In case you didn’t know, members of the Brazilian House of Representatives have access to a quota for the exercise of parliamentary activities (CEAP), or in other words “[an amount] destined to pay for representative’s expenses linked to the exercise of parliamentary activity”.
Each representative has the right to R\$42.000,00 in reimbursements every month, varying a little from state to state.
Since the data referring to all reimbursements are available at the portal da transparência, I decided to make a small analysis in order to find out if the representatives used the CEAP adequately in 2016. In my view, there are two main ways we could detect an improper reimbursement claim (given the available data):
- If the refund category is suspicious
- If the time component of the refund is suspicious
Suspicious Category: Dissemination of Parliamentary Activity
When representatives request a reimbursement, they need to place it in one of 17 possible categories, among which we have “phone costs”, “fuel costs”, “flight tickets”, etc. To have and idea of what I was dealing with, I added the value of all reimbursements for each category and created a plot of the top 7.
The category that had the highest overall cost to the taxpayer was a surprise to me: dissemination of parliamentary activity. This category represented approximately 23% (R\$48.645.429,54) of a total of 212 million reals reimbursed last year.
Seeing these numbers and the strangely vague title of this category, I was left with the impression that it was being used by representatives to cover for personal expenses. In order to be sure I wasn’t being to quick to judge, I created box-plots of the top 7 categories according to median reimbursement value so that I could analyse their outliers.
In the image above we can see that dissemination of parliamentary activity (the third box from left to right) doesn’t have the highest median, but its outliers are not like the others. If we examine the highest point in the whole plot, we’ll see that it represents a representative getting reimbursed for a total of R\$184.500,00 in a small print shop´.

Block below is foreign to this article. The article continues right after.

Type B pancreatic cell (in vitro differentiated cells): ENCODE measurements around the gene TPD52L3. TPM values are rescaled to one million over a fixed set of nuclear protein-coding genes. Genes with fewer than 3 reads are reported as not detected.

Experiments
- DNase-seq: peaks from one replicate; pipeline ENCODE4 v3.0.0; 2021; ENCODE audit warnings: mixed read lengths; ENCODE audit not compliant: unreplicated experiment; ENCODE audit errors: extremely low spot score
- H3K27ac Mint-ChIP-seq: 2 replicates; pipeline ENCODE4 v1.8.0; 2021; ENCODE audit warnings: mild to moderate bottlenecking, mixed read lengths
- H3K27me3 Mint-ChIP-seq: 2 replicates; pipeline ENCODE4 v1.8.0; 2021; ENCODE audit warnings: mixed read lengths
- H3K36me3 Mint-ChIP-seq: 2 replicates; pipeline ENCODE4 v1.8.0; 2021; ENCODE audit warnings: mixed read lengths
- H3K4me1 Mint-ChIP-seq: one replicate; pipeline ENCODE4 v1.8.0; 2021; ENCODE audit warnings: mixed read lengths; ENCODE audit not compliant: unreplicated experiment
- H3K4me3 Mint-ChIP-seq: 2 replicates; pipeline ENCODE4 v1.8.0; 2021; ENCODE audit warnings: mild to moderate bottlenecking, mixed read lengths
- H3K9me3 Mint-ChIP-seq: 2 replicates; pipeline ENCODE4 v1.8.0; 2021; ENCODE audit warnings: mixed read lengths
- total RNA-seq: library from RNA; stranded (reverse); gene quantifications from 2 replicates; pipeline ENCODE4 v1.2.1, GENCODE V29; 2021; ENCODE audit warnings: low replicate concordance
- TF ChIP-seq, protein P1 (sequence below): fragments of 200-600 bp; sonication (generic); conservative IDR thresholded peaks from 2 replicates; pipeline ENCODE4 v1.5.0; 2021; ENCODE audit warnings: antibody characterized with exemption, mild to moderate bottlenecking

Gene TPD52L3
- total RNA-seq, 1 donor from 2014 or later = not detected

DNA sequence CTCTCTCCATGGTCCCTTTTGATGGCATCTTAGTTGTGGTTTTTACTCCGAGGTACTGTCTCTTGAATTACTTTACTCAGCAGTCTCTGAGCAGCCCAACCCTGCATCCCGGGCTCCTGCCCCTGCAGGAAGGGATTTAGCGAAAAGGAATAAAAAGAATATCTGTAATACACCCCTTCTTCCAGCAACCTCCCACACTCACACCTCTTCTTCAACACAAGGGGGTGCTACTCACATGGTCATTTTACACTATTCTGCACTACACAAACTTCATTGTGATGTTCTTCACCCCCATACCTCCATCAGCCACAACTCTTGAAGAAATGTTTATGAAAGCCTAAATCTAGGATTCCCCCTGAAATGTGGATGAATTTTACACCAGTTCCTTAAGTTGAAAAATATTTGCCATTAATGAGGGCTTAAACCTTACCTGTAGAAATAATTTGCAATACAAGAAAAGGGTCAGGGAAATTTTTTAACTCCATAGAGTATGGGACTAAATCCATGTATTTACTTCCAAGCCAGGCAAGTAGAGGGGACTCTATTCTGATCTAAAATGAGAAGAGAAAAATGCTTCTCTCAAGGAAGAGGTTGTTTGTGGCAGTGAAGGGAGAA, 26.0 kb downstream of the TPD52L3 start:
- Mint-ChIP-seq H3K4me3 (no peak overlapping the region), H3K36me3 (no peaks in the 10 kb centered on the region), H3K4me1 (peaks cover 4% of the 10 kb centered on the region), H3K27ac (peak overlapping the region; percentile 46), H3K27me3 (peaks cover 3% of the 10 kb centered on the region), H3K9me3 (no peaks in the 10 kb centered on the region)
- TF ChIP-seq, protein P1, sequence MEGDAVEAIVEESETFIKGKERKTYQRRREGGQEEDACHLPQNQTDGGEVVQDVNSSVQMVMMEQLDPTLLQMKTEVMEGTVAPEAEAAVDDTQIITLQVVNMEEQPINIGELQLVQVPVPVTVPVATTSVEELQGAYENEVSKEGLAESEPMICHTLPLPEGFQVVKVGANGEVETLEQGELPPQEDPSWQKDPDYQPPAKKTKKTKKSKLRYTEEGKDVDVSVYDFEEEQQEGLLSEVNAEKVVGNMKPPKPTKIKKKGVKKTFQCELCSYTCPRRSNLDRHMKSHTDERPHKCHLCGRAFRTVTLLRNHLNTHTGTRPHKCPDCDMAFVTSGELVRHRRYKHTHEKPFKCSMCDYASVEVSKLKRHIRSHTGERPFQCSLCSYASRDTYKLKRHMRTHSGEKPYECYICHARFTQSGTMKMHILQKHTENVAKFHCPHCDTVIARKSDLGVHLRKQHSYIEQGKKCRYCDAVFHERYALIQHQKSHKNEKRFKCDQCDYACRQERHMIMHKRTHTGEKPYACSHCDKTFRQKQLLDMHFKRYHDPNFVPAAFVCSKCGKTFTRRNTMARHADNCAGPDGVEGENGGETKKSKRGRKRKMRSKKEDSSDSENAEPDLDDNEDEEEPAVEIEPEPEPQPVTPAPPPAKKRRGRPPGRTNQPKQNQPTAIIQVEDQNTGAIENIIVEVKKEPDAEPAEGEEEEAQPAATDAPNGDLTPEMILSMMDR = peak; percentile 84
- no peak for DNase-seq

These outliers (many of which are for amounts much higher than the monthly reimbursement limit) confirm the theory that dissemination of parliamentary activity is being used for personal gain by some representatives.
Suspicious Time Component: Paid Vacations
Now moving on to the time component, I took the average reimbursement value for every day of the year; with this we can find out whether there is any time frame where the reimbursements get more expensive.
After creating numerous visualizations with these average (which you can reproduce with the code available at my repository), I found something weird in the plot below. It represents the density distribution of the average reimbursement value for each day. See if you can find the thing that drew my attention…
Observe the little “lumps” after the 1.5k reals mark. They represent that there are a big, but irregular number of days in which the average reimbursement blows up. If we find a time pattern in the distribution of outliers, this can mean that there is something weird happening.
To study this hypothesis, I created the time series of average reimbursement value day by day. The ups and downs throughout the year are the weekly tendencies, but pay attention to what happens on the right side of the plot.
The peak around the end of December and beginning of January tells us that in these days the reimbursements had very high average values. If we take into account some extra information found in the House’s website, we can see that this sudden rise on the average happens right after December 23rd (orange vertical line), when the representatives go on vacation.
In my opinion this time series shows that some representatives might be using the CEAP as a means to pay for their vacations.
This wasn’t in any way an exhaustive analysis, but it shows indications that our representatives are using public money to cover for personal expenses. In the beginning we set ourselves to investigate two aspects of the data set and were able to find suspicious activities in both; probably there are still many other ways to look at this data for which I wouldn’t have the time or skill, so I’ll encourage the readers to try to explore the “wonders” of the CEAP by themselves.
If you want the interactive version of the analysis in the post or download the data I used, visit my Kaggle Kernel Paid Vacations - Brazil’s House of Deputies. And if you want to see other studies about the CEAP, I encourage you to take a look at the Operação Serenata de Amor website.